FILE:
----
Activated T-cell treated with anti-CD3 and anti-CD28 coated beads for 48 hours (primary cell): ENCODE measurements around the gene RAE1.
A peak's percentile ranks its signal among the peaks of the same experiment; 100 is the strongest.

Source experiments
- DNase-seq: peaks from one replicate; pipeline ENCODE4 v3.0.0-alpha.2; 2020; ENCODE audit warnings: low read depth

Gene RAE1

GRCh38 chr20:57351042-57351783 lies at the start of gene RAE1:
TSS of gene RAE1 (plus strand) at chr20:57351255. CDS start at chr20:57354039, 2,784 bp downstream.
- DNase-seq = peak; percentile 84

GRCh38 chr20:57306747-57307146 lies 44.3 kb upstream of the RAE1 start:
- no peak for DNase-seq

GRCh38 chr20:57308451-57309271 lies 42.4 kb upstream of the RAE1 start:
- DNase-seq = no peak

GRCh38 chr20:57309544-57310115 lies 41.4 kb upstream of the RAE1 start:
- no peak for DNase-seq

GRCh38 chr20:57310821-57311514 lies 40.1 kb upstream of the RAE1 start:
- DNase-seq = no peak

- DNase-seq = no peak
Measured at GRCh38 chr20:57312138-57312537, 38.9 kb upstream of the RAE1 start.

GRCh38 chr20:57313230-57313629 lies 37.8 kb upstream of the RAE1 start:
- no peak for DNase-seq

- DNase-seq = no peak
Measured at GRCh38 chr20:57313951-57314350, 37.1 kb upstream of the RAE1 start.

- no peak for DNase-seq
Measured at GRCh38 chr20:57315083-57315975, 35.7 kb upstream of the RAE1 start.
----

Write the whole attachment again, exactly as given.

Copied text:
Activated T-cell treated with anti-CD3 and anti-CD28 coated beads for 48 hours (primary cell): ENCODE measurements around the gene RAE1.
A peak's percentile ranks its signal among the peaks of the same experiment; 100 is the strongest.

Source experiments
- DNase-seq: peaks from one replicate; pipeline ENCODE4 v3.0.0-alpha.2; 2020; ENCODE audit warnings: low read depth

Gene RAE1

GRCh38 chr20:57351042-57351783 lies at the start of gene RAE1:
TSS of gene RAE1 (plus strand) at chr20:57351255. CDS start at chr20:57354039, 2,784 bp downstream.
- DNase-seq = peak; percentile 84

GRCh38 chr20:57306747-57307146 lies 44.3 kb upstream of the RAE1 start:
- no peak for DNase-seq

GRCh38 chr20:57308451-57309271 lies 42.4 kb upstream of the RAE1 start:
- DNase-seq = no peak

GRCh38 chr20:57309544-57310115 lies 41.4 kb upstream of the RAE1 start:
- no peak for DNase-seq

GRCh38 chr20:57310821-57311514 lies 40.1 kb upstream of the RAE1 start:
- DNase-seq = no peak

- DNase-seq = no peak
Measured at GRCh38 chr20:57312138-57312537, 38.9 kb upstream of the RAE1 start.

GRCh38 chr20:57313230-57313629 lies 37.8 kb upstream of the RAE1 start:
- no peak for DNase-seq

- DNase-seq = no peak
Measured at GRCh38 chr20:57313951-57314350, 37.1 kb upstream of the RAE1 start.

- no peak for DNase-seq
Measured at GRCh38 chr20:57315083-57315975, 35.7 kb upstream of the RAE1 start.